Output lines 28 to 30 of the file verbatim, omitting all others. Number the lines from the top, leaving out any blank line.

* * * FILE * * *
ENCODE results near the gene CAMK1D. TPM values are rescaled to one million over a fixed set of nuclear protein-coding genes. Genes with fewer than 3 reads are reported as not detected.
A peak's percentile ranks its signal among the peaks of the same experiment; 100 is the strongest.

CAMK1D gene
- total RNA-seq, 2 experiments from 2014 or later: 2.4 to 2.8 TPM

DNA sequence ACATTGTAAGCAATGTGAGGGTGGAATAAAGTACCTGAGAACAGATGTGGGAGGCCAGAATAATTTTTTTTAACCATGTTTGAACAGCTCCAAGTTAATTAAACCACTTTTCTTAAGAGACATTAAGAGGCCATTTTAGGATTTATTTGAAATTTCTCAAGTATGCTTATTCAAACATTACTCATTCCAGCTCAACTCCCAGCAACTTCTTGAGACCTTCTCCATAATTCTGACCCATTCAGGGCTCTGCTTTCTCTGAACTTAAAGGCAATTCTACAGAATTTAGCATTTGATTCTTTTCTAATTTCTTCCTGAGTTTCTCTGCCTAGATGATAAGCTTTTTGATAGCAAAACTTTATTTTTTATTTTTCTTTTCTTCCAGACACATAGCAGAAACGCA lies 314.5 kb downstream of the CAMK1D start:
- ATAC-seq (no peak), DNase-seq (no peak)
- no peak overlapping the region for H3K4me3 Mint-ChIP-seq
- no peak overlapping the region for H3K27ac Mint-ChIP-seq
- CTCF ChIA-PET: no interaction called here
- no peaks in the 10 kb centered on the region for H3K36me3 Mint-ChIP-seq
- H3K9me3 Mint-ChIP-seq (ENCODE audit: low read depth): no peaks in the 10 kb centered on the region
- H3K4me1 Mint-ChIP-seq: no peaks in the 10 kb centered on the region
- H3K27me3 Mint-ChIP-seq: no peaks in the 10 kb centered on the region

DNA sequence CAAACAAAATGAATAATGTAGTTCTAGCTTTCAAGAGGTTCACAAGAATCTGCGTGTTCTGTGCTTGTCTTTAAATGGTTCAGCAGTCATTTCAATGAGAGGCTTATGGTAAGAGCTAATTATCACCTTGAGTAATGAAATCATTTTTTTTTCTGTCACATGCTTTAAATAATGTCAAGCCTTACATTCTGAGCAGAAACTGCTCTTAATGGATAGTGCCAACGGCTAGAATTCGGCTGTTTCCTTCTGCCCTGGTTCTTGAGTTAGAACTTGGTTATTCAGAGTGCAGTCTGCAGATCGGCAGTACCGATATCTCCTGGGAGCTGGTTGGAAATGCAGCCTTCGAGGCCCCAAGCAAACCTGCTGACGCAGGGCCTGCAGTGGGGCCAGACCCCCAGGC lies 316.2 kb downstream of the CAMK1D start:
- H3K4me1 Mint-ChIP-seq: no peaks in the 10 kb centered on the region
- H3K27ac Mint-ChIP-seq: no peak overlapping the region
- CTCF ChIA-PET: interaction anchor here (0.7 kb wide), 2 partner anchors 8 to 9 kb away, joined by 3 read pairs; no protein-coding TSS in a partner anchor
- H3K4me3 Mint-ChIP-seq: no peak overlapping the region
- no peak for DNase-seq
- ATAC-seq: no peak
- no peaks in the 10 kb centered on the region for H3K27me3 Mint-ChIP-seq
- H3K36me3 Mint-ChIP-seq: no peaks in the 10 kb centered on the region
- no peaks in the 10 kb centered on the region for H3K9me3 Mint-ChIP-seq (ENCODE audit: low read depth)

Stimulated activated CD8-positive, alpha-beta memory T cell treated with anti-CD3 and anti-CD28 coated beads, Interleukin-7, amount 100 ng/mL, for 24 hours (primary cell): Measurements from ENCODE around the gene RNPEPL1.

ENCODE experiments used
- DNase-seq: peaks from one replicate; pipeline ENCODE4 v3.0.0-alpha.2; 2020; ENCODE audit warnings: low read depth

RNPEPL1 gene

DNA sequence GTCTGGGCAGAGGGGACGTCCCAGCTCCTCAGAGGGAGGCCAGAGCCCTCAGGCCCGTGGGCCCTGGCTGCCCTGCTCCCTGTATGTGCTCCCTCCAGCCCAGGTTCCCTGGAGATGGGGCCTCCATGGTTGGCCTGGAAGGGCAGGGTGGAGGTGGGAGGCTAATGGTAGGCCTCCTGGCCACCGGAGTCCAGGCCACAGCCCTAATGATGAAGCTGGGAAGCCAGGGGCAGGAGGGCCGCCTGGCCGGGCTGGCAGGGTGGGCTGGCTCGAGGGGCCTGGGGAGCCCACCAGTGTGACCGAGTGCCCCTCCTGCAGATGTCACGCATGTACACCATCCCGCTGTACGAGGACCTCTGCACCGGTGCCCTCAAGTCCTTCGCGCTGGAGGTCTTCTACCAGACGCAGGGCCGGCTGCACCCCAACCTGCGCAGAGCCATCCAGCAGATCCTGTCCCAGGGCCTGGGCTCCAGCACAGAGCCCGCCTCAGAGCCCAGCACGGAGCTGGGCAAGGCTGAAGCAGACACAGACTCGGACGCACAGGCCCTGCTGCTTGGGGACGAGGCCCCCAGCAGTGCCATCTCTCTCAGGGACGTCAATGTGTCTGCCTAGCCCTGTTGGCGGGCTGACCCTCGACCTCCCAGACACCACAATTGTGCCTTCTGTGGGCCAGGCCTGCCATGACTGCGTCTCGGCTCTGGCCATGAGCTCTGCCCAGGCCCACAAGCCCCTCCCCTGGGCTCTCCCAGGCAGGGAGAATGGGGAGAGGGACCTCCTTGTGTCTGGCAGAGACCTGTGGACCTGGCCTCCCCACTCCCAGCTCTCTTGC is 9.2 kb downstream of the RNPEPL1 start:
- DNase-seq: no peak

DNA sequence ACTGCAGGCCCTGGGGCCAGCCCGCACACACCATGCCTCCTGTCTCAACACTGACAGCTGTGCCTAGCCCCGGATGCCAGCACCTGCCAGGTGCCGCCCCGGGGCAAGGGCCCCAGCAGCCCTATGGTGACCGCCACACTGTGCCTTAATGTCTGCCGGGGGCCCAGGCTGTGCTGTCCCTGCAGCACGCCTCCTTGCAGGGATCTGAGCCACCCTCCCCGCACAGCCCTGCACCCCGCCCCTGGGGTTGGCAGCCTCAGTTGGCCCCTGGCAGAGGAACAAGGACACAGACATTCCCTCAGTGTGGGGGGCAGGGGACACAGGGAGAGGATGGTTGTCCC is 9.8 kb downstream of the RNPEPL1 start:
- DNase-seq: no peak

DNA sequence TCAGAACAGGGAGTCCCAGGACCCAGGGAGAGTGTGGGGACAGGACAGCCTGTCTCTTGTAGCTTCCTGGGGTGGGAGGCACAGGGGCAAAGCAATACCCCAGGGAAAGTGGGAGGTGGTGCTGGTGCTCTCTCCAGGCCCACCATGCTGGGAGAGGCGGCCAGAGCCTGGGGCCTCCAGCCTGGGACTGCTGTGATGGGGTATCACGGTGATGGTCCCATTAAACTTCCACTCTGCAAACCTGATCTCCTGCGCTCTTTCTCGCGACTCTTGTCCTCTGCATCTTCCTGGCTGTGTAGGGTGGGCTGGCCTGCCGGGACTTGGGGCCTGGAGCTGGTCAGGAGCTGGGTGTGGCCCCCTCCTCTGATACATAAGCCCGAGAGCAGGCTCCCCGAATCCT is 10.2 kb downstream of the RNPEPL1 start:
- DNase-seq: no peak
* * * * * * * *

DNA sequence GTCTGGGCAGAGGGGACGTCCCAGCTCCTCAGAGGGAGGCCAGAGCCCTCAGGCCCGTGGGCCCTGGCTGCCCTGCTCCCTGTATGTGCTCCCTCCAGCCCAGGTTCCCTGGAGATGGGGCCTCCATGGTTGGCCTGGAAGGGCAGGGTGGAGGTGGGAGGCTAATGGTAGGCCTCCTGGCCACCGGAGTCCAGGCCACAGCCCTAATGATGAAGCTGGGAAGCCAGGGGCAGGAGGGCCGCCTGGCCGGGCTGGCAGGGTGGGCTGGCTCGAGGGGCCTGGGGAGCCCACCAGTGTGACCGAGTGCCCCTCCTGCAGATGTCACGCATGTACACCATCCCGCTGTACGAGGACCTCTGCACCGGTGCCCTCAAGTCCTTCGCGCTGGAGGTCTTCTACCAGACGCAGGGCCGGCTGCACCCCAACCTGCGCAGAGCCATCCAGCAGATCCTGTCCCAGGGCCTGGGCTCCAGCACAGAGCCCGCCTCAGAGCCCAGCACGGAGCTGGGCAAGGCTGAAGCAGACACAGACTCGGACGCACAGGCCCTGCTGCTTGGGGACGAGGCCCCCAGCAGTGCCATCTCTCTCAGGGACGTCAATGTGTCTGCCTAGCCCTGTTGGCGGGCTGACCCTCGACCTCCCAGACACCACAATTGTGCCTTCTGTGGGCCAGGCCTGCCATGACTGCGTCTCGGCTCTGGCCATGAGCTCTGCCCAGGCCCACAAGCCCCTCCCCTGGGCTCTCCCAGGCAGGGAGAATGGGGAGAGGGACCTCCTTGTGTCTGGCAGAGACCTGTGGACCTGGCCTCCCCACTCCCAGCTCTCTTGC is 9.2 kb downstream of the RNPEPL1 start:
- DNase-seq: no peak

DNA sequence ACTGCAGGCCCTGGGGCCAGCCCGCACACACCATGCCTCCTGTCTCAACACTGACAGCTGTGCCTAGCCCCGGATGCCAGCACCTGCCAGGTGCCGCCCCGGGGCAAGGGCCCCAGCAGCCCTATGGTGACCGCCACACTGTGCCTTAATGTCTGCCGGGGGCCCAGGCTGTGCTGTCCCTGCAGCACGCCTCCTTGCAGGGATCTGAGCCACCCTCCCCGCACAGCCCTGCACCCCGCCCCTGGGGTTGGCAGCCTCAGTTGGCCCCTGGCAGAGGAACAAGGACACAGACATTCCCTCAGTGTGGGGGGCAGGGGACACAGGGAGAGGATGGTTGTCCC is 9.8 kb downstream of the RNPEPL1 start: